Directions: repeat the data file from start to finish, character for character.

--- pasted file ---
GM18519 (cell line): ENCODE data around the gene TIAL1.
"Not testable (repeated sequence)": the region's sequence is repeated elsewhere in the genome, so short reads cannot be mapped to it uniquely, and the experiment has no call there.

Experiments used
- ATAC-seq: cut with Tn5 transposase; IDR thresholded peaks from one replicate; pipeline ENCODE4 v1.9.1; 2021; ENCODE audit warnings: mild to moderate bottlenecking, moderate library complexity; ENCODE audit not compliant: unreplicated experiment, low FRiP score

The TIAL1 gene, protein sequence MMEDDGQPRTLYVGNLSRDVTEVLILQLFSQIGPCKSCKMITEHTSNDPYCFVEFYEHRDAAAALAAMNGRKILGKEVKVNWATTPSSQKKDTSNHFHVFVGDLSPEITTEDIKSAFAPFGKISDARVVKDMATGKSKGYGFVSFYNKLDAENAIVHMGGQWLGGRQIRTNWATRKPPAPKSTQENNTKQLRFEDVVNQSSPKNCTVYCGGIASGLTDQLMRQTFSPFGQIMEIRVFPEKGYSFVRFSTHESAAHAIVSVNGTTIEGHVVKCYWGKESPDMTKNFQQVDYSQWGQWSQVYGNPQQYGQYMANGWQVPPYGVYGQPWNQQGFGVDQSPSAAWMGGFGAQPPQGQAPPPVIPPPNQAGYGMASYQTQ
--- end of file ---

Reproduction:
GM18519 (cell line): ENCODE data around the gene TIAL1.
"Not testable (repeated sequence)": the region's sequence is repeated elsewhere in the genome, so short reads cannot be mapped to it uniquely, and the experiment has no call there.

Experiments used
- ATAC-seq: cut with Tn5 transposase; IDR thresholded peaks from one replicate; pipeline ENCODE4 v1.9.1; 2021; ENCODE audit warnings: mild to moderate bottlenecking, moderate library complexity; ENCODE audit not compliant: unreplicated experiment, low FRiP score

The TIAL1 gene, protein sequence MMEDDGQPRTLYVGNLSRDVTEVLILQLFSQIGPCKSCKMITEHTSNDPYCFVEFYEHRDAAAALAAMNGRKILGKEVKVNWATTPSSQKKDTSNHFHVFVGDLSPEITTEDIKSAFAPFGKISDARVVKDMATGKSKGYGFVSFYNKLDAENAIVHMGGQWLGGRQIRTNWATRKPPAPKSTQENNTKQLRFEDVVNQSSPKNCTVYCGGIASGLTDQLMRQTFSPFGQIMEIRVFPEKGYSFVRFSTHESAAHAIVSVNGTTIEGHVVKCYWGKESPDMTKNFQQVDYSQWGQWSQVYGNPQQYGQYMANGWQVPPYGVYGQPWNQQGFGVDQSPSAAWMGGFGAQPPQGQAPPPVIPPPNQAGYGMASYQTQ